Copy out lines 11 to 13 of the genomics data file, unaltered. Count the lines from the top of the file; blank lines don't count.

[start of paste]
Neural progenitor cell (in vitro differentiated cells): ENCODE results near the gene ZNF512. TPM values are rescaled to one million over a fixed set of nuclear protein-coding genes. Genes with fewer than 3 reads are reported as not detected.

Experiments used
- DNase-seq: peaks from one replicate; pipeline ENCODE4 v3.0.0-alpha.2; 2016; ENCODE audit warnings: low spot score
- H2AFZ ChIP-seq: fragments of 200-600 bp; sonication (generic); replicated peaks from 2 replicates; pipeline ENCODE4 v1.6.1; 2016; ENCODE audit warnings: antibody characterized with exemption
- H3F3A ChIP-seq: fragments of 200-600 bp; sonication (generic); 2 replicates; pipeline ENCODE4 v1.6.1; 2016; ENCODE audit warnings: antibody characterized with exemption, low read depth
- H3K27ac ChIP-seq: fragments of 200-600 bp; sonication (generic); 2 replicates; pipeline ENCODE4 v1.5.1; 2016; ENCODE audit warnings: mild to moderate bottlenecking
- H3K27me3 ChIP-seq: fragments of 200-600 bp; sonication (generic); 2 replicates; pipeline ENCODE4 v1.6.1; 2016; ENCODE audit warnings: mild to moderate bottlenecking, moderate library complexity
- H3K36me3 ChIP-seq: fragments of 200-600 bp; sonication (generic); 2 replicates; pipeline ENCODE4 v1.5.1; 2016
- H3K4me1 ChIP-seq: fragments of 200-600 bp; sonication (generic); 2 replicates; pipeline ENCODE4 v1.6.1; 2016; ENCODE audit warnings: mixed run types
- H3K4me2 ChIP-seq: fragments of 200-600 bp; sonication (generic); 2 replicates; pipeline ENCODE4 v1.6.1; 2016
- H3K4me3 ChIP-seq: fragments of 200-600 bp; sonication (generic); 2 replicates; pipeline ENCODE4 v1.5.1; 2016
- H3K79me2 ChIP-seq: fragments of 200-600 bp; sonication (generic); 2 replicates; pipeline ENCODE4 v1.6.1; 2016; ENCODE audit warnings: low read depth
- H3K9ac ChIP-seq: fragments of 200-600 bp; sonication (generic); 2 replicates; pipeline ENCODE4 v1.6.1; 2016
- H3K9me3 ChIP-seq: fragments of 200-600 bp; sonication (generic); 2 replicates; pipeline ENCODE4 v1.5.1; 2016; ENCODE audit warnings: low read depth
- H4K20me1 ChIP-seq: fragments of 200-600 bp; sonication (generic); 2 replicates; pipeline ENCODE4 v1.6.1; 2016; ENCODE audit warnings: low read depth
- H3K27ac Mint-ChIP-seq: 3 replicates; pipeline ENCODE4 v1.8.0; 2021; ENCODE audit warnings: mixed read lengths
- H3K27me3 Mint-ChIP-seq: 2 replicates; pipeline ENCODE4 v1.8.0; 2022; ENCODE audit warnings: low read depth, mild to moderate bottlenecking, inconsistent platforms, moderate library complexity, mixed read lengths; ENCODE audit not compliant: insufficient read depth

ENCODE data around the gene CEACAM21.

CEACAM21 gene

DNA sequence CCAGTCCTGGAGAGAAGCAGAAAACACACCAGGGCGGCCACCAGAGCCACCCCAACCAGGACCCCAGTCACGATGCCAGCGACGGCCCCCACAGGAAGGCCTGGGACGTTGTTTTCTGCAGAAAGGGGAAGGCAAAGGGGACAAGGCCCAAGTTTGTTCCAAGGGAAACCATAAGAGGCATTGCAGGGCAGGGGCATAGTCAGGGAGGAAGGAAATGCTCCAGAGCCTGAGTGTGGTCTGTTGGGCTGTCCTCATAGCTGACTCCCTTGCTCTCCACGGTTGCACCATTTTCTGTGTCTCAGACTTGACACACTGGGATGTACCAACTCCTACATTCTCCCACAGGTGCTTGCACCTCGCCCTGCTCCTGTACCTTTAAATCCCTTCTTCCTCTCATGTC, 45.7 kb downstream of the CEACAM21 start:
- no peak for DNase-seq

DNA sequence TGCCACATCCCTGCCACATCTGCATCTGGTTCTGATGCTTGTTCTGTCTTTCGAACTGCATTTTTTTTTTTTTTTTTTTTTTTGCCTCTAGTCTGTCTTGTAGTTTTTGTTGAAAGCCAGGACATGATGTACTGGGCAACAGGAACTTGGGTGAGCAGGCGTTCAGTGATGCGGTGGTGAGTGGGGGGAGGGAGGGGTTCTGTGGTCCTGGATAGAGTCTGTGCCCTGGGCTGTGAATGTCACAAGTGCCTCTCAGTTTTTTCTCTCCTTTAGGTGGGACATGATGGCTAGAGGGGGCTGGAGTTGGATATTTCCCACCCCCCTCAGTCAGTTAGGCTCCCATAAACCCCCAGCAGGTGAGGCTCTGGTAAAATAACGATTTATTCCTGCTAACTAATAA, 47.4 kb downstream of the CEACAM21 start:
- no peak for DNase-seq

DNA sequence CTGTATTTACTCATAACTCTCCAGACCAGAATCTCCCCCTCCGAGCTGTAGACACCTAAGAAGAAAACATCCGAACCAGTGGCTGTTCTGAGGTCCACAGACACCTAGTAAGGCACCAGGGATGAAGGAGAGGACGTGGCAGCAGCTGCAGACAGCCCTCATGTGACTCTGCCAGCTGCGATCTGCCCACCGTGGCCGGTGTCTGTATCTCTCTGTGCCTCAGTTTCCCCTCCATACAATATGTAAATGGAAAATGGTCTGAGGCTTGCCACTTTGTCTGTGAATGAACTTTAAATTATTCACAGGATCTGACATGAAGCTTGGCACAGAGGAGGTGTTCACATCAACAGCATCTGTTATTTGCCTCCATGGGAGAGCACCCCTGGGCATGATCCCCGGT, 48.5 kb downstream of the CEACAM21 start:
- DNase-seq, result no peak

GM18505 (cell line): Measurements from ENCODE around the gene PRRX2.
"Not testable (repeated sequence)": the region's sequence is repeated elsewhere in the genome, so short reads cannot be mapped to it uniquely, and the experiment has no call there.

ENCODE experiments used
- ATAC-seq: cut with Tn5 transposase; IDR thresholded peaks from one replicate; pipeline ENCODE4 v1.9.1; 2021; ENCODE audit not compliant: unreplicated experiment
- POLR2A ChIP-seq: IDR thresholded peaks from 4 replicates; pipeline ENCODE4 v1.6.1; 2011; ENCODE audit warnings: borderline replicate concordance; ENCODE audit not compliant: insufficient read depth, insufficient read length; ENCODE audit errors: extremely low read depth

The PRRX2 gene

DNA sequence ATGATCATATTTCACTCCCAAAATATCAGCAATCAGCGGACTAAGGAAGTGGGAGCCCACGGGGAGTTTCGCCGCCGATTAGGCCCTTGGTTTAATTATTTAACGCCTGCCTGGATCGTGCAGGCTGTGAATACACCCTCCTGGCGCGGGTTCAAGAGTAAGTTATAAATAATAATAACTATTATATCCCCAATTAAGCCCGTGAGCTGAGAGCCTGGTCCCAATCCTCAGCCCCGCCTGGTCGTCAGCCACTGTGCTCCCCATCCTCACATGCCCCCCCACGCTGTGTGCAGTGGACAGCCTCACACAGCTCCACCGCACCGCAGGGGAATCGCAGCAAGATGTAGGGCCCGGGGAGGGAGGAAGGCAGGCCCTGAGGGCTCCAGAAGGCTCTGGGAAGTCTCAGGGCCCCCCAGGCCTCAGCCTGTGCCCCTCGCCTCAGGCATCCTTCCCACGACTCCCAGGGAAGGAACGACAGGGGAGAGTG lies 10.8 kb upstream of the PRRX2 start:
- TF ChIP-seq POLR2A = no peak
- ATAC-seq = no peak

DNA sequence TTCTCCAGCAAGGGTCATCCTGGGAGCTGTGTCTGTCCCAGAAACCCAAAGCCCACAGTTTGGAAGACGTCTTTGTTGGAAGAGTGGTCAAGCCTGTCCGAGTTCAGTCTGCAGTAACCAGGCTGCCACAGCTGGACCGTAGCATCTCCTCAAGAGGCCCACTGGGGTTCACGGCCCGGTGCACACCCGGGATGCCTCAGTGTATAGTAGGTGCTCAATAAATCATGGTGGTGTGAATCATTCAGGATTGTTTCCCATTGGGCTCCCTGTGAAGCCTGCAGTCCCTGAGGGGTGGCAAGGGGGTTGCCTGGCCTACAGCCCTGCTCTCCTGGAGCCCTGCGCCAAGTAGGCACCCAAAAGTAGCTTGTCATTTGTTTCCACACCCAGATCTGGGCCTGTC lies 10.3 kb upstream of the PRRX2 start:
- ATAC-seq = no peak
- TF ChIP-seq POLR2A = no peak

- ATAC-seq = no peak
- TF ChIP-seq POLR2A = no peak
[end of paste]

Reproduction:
- H3K4me3 ChIP-seq: fragments of 200-600 bp; sonication (generic); 2 replicates; pipeline ENCODE4 v1.5.1; 2016
- H3K79me2 ChIP-seq: fragments of 200-600 bp; sonication (generic); 2 replicates; pipeline ENCODE4 v1.6.1; 2016; ENCODE audit warnings: low read depth
- H3K9ac ChIP-seq: fragments of 200-600 bp; sonication (generic); 2 replicates; pipeline ENCODE4 v1.6.1; 2016